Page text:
Richard Swinburne’s contribution to Christian philosophy has been immense. Swinburne studied at the University of Oxford, and spent around a decade each lecturing at the University of Hull and the University of Keele, before returning to Oxford to become Nolloth Professor of the Philosophy of the Christian Religion from 1985 to his retirement in 2002. During this time he produced a series of influential works, without doubt changing the face of the philosophy of religion.

His first three books—The Coherence of Theism, The Existence of God, and Faith and Reason—comprised a trilogy. The first installment argued for the possibility of God’s existence, the second for the probability of God’s existence, and the third applied this to the matter of religious faith. The pivotal second work he later reworked into the rather more accessible Is There a God?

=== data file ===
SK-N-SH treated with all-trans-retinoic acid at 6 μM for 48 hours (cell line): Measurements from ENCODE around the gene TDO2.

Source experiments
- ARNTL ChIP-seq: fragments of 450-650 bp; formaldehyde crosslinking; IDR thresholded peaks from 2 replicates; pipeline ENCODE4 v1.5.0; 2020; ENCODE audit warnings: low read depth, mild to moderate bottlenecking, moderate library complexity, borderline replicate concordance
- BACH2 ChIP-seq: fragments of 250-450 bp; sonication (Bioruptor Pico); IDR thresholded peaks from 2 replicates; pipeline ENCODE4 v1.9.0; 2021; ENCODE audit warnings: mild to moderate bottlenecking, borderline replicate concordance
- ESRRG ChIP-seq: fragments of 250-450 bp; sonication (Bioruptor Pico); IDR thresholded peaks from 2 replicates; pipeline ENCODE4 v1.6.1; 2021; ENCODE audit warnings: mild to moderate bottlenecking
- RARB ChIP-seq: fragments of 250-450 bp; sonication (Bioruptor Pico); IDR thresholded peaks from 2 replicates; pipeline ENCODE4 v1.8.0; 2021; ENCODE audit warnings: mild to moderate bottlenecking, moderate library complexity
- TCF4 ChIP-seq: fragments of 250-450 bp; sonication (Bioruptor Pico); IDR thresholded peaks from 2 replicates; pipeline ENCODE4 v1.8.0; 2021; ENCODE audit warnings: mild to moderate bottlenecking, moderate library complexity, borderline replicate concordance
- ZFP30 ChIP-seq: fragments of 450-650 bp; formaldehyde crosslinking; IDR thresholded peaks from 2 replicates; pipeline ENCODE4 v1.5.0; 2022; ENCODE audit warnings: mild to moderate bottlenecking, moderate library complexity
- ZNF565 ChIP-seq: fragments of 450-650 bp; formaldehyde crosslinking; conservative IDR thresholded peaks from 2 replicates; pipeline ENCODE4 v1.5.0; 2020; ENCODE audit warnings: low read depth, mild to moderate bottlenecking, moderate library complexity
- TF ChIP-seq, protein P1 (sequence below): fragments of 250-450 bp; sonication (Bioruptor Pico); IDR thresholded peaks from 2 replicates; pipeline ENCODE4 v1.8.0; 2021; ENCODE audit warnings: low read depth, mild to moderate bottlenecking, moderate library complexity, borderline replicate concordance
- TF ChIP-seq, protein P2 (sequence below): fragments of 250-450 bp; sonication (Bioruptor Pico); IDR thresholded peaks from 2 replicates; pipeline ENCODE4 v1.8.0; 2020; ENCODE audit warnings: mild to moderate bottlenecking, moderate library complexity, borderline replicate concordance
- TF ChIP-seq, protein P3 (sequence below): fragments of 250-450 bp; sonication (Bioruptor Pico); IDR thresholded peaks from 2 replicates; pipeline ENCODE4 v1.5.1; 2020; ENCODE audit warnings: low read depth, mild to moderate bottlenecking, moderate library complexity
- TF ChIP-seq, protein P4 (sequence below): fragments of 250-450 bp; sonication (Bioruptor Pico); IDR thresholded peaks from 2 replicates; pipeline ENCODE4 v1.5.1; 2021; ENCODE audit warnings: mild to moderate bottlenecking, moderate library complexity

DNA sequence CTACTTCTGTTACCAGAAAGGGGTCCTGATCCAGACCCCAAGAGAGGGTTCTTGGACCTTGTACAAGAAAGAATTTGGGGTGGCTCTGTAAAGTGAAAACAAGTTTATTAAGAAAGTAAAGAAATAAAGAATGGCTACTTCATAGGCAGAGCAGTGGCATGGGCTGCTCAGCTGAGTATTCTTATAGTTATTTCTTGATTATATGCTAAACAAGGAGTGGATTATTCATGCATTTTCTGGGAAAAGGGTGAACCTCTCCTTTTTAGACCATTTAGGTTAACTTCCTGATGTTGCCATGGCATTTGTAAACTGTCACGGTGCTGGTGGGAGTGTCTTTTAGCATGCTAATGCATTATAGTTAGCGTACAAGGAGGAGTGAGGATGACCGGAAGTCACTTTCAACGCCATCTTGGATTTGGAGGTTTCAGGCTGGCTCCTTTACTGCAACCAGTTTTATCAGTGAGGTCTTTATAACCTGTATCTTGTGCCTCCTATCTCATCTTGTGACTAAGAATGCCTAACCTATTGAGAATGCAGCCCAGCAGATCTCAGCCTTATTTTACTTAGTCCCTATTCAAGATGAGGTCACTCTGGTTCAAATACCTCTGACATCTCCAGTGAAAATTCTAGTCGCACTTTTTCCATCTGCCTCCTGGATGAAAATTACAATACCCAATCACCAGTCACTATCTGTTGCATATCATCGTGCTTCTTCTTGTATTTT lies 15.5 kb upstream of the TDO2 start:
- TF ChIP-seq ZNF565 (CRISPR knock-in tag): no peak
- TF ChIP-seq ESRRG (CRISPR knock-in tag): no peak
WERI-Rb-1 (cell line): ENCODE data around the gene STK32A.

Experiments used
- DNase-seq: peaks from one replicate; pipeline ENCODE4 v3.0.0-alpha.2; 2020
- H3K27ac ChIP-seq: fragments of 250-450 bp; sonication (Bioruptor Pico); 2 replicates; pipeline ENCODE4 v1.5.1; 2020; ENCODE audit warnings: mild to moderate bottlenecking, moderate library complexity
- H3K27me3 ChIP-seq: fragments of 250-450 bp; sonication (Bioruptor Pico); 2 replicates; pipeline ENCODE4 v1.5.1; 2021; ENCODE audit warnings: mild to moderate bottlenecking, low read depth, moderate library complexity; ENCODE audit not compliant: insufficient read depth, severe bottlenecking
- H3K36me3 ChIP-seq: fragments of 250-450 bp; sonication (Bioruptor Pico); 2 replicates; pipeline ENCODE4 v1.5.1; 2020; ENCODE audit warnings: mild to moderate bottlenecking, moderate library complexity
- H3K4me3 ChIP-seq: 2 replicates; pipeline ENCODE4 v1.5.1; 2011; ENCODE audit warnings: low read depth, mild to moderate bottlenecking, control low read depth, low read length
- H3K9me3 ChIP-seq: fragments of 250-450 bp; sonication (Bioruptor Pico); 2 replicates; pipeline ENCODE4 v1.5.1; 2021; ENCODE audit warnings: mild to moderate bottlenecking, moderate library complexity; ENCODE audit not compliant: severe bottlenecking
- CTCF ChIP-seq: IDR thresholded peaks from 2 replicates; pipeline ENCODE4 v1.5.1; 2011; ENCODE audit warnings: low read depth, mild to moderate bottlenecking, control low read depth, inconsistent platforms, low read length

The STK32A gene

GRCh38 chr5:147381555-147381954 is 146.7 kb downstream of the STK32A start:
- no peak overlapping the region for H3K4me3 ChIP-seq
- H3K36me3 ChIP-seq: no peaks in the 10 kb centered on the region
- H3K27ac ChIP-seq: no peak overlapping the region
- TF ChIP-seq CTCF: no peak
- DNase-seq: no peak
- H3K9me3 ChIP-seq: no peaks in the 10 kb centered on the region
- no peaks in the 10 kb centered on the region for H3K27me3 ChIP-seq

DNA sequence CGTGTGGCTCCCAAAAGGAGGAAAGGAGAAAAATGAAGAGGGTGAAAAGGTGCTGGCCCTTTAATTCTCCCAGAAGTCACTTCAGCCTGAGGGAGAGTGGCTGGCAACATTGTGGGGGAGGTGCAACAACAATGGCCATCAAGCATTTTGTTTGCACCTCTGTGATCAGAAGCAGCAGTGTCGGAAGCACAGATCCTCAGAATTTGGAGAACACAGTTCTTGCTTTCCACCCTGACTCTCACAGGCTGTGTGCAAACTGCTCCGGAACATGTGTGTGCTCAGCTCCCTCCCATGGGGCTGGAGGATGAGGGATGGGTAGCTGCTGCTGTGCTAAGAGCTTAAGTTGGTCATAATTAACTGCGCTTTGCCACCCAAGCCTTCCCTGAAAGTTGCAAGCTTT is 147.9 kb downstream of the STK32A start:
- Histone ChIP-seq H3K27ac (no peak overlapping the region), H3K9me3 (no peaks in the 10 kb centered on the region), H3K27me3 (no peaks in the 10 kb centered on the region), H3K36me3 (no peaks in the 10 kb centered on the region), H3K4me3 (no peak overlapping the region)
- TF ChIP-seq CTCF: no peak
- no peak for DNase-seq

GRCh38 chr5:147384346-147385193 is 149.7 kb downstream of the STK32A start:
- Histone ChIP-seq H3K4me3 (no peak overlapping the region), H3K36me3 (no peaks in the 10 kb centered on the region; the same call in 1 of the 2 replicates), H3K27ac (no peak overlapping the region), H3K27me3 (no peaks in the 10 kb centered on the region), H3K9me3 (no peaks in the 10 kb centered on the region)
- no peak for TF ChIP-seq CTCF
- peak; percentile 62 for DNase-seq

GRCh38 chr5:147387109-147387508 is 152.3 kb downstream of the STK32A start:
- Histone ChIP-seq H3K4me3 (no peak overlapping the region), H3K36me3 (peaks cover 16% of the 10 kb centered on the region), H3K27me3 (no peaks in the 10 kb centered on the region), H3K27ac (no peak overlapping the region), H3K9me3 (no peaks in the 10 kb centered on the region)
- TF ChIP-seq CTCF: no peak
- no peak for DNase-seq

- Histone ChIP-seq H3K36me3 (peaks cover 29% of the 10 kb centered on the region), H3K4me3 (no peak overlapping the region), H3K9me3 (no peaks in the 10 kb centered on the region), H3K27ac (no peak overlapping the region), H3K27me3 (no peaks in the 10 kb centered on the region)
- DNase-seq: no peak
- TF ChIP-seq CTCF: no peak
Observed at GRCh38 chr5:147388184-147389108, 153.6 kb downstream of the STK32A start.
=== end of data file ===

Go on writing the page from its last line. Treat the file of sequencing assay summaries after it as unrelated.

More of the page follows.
Swinburne’s other works include a tetralogy on philosophical theology, consisting of Responsibility and Atonement, Revelation, The Christian God, and Providence and the Problem of Evil, and a study of the mind-body problem, The Evolution of the Soul. He has also worked outside the philosophy of religion, writing Personal Identity, and Epistemic Justification. More recently, in his The Resurrection of God Incarnate, he used Bayes‘ theorem to argue that the historicity of Jesus‘ resurrection can be established with 97% certainty.